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This week sees the Government’s Children and Families Bill debated in the House of Lords, which includes important measures to reform the early years system for children with Special Educational Needs (SEN).
Although delighted to have seen SEN reform amongst the Government’s priorities for this year, leading early years organisations want key aspects of the Bill to be scrutinised and redefined.
Neil Leitch, chief executive of the Pre-school Learning Alliance, believes that the current proposals risk seeing the expertise of their early years members overlooked where key decision-making is required.
He explains: “We are very concerned about the Bill’s lack of involvement and consultation with the private and voluntary early years sector. We are also concerned that some parents and childcare practitioners may not be aware of the consequences of the Government’s proposed reforms for early years services.
“As the early years sector fulfils a similar role to that of maintained schools in meeting children’s special educational needs, we should be given equal consideration and support. Yet the private and voluntary sector is not being included consistently or fairly throughout Part 3 of the Bill.
“Furthermore, we are disappointed that the Government still does not regard early years SENCOs as a priority. They play a valuable role and should receive similar training and support as shown to their school counterparts in the Bill.”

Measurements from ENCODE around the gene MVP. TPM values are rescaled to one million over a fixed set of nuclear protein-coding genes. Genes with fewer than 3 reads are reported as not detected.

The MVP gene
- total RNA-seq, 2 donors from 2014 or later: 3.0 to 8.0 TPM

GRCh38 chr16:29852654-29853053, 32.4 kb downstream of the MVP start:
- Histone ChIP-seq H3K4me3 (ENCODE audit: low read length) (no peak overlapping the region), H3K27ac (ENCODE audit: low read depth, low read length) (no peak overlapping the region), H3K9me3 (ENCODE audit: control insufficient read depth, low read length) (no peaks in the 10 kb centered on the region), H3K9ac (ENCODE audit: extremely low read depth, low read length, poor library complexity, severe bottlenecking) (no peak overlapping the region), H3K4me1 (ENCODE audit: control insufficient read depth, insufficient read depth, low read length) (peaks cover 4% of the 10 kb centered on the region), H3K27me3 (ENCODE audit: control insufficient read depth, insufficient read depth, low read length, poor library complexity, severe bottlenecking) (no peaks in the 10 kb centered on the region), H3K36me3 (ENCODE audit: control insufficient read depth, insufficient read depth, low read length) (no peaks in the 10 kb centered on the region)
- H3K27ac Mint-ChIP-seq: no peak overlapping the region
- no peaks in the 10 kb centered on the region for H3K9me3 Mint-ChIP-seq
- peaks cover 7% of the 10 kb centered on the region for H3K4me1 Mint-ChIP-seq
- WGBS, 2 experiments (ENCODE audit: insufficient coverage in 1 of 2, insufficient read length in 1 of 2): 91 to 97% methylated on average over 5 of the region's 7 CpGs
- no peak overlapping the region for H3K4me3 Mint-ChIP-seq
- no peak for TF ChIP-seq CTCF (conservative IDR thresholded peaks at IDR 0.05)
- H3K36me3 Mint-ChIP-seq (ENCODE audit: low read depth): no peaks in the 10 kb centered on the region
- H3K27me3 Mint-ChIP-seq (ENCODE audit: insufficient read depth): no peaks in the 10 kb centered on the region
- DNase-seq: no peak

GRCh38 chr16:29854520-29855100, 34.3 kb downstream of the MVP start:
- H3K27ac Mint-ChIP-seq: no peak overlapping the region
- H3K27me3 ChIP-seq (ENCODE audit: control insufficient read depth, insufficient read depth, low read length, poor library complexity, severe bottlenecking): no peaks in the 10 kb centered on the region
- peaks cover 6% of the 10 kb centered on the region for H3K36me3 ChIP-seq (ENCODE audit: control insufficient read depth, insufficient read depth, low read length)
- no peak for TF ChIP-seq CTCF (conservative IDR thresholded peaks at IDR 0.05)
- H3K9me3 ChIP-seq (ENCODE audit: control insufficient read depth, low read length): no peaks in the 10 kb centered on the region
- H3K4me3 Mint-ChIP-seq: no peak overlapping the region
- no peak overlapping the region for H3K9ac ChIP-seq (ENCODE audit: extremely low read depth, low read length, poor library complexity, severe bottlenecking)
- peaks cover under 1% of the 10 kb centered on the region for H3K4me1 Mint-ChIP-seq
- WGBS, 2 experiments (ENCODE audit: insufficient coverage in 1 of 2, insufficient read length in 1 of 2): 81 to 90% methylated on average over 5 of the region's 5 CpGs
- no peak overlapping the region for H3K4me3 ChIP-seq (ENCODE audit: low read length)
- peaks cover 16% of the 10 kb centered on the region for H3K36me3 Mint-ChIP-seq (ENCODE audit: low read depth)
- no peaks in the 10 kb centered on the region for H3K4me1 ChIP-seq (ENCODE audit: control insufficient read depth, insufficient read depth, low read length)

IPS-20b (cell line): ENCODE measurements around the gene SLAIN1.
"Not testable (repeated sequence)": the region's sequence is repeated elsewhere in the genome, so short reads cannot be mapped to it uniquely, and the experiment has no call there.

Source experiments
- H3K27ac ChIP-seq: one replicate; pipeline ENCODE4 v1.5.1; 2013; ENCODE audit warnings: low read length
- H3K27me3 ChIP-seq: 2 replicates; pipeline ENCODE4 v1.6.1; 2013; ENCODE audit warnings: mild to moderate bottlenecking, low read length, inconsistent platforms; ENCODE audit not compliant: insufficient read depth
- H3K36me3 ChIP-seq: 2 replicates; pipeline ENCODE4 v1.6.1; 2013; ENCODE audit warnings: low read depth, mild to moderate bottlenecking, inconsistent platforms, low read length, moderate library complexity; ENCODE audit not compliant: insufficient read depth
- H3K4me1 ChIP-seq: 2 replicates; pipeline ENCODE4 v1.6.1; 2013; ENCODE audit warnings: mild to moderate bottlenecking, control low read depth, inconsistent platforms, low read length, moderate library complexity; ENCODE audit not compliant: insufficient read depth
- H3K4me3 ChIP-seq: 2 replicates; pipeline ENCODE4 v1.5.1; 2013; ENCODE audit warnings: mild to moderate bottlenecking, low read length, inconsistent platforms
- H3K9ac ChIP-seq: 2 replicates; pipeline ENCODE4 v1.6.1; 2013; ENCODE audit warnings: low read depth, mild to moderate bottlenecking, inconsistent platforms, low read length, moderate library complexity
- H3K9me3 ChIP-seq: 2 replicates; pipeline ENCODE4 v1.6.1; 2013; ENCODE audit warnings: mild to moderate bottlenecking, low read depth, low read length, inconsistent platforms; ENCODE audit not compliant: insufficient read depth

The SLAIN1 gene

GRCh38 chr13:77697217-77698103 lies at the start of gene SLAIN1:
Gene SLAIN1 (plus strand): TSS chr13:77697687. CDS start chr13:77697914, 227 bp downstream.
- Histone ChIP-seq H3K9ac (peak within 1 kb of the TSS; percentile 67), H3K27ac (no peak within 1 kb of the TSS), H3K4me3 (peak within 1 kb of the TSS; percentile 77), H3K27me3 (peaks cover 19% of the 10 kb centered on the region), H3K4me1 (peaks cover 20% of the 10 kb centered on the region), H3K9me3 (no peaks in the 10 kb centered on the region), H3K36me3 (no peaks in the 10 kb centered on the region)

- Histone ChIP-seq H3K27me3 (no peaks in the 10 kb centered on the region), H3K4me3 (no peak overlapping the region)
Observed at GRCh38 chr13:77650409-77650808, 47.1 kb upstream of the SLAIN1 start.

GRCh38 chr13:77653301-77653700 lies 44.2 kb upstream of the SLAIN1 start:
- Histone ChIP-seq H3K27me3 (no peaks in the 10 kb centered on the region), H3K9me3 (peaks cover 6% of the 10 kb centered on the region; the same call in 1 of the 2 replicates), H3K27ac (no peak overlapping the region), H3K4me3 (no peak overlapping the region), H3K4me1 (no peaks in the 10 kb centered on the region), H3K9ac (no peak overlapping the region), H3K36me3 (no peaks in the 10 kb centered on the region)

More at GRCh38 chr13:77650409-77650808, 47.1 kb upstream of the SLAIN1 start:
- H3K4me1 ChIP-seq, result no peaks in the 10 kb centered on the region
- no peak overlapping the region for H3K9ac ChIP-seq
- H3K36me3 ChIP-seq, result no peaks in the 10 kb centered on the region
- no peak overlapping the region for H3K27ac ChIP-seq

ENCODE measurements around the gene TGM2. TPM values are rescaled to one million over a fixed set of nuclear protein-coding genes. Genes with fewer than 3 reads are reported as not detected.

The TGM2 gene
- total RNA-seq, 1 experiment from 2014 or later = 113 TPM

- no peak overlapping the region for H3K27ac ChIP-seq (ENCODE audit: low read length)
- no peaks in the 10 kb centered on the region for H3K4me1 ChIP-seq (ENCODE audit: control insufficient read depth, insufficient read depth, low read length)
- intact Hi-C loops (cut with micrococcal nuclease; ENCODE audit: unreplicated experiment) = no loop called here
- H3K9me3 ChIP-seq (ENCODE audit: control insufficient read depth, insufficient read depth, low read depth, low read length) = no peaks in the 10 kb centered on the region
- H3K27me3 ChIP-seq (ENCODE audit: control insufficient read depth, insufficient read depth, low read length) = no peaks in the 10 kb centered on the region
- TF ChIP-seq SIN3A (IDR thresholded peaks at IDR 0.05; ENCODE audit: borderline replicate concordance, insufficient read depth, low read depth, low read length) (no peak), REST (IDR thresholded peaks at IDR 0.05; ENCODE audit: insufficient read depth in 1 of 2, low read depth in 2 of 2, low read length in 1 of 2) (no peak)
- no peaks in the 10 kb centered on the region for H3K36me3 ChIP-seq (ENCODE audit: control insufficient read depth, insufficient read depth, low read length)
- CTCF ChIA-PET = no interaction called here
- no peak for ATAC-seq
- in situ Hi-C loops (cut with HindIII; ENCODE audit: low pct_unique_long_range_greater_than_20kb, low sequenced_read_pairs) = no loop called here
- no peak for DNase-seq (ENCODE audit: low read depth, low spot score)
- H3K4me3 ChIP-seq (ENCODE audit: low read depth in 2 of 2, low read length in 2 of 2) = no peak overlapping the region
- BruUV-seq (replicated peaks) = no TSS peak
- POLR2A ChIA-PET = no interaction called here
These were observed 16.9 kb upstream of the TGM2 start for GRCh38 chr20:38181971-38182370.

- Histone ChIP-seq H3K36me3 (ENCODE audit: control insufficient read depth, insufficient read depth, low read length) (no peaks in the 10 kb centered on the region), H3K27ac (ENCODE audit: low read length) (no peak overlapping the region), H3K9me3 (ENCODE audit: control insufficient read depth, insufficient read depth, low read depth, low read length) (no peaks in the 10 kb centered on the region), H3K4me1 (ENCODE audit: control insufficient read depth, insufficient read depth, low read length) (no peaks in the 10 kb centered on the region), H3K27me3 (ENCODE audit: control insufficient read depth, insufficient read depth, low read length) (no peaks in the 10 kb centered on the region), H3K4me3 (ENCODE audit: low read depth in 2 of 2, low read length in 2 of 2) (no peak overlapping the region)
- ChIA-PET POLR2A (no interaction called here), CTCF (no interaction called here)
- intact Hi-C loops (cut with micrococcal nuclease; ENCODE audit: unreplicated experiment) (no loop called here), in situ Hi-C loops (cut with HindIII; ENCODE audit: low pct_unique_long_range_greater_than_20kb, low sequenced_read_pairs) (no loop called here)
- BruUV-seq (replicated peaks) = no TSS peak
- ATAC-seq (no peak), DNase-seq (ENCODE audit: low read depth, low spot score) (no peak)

Further concerns raised by the Alliance include the exemption of private and voluntary early years settings from children’s education and healthcare plans; a recommendation to change the graduated response framework to a single assessment process, which the Alliance sees as limiting; together with funding issues.
Some of these concerns are shared by learning disability charity Mencap, which also criticises the Bill for lacking a new code of practice; and for being sketchy on exactly how health and social care agencies are going to be successfully utilised. The charity also calls for a national minimum standard in what help is available to children with SEN, as well as seeking a guarantee that help will be available to children not attending an education setting.
Mr Leitch concludes: “Given the emphasis the Government is placing on early intervention, it is perverse that there will be less Government support for childcare settings to help them meet the needs of this vulnerable group of children and parents. Should these proposals be implemented, they will lead to a sector that may eventually lack the expertise and the guidance to adequately identify and meet children's needs and support their parents.”
Looking after children with SEN is a crucial challenge for day nursery and childcare providers, who are often faced with finding an effective approach to helping youngsters whose needs are difficult to define and in constant flux.
Special education needs co-ordinator at Kiddi Caru Day Nursery Colchester, Colchester, Natalie Jones, shares with us her own approach to caring for early years children with special educational needs:
“My role in the nursery is to understand the needs and requirements of each of our children with Special Education Needs (SEN) and to develop and co-ordinate appropriate activities for each child.
“Once I understand the needs of the child, I can assess whether or not additional training is required. So for example we have a child with us at present who is autistic. Autism is a lifelong developmental disability that affects how a person communicates with, and relates to, other people and the world around them.